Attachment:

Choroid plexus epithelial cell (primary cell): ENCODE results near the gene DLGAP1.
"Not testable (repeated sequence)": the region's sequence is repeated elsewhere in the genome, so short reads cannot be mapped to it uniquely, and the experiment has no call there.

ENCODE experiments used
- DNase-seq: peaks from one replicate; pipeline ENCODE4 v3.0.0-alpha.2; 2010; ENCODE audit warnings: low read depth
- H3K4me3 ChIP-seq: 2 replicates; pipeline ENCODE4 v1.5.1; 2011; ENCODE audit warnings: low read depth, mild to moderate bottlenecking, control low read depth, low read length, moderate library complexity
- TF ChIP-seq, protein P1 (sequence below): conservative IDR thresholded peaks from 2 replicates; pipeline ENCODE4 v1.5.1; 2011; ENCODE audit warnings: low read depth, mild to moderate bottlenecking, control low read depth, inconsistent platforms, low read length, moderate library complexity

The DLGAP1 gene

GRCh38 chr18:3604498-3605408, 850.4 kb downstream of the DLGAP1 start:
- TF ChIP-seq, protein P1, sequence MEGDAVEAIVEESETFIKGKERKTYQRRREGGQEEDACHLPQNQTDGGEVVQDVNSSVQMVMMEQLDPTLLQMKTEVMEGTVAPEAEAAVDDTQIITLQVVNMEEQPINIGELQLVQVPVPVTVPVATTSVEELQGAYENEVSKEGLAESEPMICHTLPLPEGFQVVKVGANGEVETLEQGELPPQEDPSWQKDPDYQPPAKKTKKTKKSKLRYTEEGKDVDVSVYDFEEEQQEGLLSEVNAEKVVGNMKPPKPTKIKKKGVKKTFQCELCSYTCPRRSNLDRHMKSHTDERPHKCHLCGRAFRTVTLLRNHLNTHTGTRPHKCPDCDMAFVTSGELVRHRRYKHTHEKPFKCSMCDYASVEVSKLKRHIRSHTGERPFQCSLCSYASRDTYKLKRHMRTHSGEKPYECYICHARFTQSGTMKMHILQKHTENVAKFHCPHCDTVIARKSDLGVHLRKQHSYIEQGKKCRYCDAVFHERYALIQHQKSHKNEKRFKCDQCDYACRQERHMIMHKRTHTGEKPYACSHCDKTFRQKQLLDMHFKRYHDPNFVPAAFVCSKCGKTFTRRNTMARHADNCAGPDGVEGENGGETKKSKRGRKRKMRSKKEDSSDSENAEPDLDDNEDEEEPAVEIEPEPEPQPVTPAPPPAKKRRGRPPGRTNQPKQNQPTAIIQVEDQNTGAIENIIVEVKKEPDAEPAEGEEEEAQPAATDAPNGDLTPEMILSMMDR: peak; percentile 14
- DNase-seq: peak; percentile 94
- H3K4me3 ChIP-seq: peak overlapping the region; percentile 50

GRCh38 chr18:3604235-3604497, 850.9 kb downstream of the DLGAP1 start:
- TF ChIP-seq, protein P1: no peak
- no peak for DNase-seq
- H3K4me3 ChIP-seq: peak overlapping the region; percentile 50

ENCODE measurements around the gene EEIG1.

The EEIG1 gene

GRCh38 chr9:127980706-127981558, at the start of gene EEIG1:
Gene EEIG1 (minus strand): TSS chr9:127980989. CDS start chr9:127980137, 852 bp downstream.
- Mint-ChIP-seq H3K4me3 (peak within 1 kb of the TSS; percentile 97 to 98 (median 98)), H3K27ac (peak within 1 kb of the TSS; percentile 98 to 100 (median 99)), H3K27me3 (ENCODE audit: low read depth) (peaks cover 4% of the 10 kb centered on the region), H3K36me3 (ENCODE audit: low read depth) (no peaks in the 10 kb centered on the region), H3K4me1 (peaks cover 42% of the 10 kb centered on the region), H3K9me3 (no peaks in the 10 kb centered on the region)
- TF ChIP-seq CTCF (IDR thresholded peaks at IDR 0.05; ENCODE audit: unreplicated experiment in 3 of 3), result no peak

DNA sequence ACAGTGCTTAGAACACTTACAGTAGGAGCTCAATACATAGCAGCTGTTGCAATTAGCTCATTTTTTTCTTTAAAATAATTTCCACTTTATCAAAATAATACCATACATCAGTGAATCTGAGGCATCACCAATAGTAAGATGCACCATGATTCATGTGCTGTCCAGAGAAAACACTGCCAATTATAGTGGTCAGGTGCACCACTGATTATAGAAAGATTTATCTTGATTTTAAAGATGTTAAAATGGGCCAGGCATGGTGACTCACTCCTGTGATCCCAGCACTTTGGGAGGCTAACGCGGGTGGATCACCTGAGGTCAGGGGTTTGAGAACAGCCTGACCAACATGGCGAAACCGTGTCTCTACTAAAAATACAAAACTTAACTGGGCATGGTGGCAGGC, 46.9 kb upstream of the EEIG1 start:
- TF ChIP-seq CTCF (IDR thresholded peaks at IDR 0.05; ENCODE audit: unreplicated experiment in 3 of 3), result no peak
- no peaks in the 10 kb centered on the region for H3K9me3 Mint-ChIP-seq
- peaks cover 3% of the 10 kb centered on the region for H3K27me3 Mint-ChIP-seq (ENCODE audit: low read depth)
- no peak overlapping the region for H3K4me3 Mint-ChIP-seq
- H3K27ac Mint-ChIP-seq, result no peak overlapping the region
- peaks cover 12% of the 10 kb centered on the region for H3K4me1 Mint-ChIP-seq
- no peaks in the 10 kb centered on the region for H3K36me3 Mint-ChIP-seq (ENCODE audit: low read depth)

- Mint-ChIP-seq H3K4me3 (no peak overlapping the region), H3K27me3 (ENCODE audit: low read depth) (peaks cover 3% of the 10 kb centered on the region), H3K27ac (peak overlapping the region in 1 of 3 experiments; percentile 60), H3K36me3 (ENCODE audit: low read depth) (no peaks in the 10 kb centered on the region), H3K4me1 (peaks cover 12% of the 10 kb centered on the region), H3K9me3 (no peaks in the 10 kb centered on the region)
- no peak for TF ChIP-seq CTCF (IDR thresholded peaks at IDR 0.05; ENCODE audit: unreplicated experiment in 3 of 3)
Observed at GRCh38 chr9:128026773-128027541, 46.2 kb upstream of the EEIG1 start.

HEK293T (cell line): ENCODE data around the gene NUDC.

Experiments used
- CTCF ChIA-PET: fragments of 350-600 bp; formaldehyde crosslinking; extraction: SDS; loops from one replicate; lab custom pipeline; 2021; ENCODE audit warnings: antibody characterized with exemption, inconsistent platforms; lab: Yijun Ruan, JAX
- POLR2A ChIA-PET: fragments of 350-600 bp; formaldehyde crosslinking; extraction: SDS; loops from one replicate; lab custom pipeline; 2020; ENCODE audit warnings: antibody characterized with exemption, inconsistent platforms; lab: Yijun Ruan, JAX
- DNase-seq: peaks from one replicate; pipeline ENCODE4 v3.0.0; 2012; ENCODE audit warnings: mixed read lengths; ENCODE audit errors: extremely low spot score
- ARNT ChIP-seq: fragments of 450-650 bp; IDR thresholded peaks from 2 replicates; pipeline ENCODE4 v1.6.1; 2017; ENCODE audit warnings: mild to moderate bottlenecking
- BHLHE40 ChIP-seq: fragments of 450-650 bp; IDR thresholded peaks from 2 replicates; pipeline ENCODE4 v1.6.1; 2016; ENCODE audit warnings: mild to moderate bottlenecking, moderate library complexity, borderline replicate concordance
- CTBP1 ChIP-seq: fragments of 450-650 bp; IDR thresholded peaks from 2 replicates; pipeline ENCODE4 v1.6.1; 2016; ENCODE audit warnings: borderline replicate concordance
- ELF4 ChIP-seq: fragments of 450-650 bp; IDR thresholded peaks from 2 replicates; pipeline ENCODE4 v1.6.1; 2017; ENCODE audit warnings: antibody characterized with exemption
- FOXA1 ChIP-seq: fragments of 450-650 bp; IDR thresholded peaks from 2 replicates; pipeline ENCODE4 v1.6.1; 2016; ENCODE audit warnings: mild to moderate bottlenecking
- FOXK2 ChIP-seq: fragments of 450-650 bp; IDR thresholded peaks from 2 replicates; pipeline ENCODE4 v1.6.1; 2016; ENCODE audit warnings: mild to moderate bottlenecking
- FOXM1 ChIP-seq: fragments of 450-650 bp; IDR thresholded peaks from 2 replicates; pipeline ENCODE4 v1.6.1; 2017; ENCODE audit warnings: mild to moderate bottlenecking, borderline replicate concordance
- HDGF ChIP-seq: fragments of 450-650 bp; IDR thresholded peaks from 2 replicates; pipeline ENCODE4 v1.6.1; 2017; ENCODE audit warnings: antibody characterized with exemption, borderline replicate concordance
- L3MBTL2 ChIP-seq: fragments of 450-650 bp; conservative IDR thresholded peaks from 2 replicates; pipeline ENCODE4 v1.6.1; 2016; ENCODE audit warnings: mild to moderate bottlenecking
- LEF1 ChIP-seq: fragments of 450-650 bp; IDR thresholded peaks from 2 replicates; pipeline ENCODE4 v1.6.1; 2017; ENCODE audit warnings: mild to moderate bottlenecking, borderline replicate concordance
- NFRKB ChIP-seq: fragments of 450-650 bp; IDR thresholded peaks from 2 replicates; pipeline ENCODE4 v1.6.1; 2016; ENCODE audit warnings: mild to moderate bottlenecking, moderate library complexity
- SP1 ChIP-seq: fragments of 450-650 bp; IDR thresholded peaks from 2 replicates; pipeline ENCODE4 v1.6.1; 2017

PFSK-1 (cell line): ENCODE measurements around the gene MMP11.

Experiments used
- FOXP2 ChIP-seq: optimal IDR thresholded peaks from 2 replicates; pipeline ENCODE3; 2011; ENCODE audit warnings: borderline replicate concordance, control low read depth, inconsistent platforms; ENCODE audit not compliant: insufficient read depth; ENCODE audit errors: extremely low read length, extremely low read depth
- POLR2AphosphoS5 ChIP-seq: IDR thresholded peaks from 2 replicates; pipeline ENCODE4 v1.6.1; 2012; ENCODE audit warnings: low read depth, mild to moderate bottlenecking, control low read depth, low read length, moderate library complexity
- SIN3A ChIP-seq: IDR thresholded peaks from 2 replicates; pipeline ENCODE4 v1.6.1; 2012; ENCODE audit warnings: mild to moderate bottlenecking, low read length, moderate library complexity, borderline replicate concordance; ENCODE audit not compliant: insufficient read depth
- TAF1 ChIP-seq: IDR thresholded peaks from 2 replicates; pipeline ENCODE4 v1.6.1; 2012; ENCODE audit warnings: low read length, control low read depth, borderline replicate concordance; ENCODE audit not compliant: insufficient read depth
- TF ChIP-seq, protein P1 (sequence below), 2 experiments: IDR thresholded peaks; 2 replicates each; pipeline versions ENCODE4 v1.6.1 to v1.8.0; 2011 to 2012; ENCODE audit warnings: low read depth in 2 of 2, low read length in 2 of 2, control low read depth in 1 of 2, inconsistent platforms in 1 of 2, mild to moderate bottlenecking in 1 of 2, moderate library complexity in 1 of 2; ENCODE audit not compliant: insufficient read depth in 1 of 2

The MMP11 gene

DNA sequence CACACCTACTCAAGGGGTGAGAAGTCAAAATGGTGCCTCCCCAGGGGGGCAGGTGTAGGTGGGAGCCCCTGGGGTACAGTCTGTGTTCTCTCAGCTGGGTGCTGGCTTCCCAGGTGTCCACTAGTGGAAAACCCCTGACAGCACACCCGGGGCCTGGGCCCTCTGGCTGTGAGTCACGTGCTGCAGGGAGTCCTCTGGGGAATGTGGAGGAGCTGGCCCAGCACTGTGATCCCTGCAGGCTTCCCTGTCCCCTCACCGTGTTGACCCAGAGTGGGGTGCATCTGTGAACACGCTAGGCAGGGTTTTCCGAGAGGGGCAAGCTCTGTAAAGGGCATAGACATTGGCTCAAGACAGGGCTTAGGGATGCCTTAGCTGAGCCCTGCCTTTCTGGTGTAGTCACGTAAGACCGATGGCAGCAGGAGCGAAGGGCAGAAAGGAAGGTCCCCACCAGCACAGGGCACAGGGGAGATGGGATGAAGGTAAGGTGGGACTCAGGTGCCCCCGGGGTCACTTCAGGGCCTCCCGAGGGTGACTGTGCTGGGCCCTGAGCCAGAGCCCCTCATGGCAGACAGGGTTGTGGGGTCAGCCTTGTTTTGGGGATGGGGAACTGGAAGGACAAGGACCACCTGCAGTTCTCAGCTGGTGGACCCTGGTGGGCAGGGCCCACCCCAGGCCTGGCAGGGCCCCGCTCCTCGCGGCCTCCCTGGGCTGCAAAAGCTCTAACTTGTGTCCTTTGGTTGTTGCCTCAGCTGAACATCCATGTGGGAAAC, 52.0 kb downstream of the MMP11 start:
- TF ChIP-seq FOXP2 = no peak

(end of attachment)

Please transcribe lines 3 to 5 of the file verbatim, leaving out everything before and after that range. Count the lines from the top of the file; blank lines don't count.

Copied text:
ENCODE experiments used
- DNase-seq: peaks from one replicate; pipeline ENCODE4 v3.0.0-alpha.2; 2010; ENCODE audit warnings: low read depth
- H3K4me3 ChIP-seq: 2 replicates; pipeline ENCODE4 v1.5.1; 2011; ENCODE audit warnings: low read depth, mild to moderate bottlenecking, control low read depth, low read length, moderate library complexity